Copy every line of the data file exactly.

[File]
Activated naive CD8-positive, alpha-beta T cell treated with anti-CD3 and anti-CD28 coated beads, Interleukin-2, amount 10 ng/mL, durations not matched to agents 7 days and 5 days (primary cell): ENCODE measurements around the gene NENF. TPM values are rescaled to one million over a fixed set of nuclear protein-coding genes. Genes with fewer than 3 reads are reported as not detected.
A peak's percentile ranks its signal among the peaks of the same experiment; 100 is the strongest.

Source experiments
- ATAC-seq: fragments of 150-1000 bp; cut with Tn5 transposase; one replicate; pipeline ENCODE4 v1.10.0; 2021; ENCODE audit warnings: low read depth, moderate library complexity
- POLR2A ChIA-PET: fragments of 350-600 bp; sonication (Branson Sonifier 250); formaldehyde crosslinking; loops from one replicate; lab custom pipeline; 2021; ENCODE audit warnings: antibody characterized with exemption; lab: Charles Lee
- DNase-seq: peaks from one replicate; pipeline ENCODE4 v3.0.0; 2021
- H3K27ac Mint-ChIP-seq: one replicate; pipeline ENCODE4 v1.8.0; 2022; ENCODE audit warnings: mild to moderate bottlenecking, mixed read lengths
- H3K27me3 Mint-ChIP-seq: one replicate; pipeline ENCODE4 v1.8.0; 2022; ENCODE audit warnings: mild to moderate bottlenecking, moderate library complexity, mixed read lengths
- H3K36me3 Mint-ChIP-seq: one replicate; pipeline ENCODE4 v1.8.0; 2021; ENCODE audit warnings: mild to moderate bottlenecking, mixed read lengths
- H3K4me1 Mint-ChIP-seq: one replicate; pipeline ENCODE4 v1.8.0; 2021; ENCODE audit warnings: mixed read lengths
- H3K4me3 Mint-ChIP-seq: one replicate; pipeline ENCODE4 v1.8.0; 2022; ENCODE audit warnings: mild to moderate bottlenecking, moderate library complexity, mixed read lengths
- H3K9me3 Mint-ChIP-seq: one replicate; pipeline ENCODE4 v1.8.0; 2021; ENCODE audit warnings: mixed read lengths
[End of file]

Activated naive CD8-positive, alpha-beta T cell treated with anti-CD3 and anti-CD28 coated beads, Interleukin-2, amount 10 ng/mL, durations not matched to agents 7 days and 5 days (primary cell): ENCODE measurements around the gene NENF. TPM values are rescaled to one million over a fixed set of nuclear protein-coding genes. Genes with fewer than 3 reads are reported as not detected.
A peak's percentile ranks its signal among the peaks of the same experiment; 100 is the strongest.

Source experiments
- ATAC-seq: fragments of 150-1000 bp; cut with Tn5 transposase; one replicate; pipeline ENCODE4 v1.10.0; 2021; ENCODE audit warnings: low read depth, moderate library complexity
- POLR2A ChIA-PET: fragments of 350-600 bp; sonication (Branson Sonifier 250); formaldehyde crosslinking; loops from one replicate; lab custom pipeline; 2021; ENCODE audit warnings: antibody characterized with exemption; lab: Charles Lee
- DNase-seq: peaks from one replicate; pipeline ENCODE4 v3.0.0; 2021
- H3K27ac Mint-ChIP-seq: one replicate; pipeline ENCODE4 v1.8.0; 2022; ENCODE audit warnings: mild to moderate bottlenecking, mixed read lengths
- H3K27me3 Mint-ChIP-seq: one replicate; pipeline ENCODE4 v1.8.0; 2022; ENCODE audit warnings: mild to moderate bottlenecking, moderate library complexity, mixed read lengths
- H3K36me3 Mint-ChIP-seq: one replicate; pipeline ENCODE4 v1.8.0; 2021; ENCODE audit warnings: mild to moderate bottlenecking, mixed read lengths
- H3K4me1 Mint-ChIP-seq: one replicate; pipeline ENCODE4 v1.8.0; 2021; ENCODE audit warnings: mixed read lengths
- H3K4me3 Mint-ChIP-seq: one replicate; pipeline ENCODE4 v1.8.0; 2022; ENCODE audit warnings: mild to moderate bottlenecking, moderate library complexity, mixed read lengths
- H3K9me3 Mint-ChIP-seq: one replicate; pipeline ENCODE4 v1.8.0; 2021; ENCODE audit warnings: mixed read lengths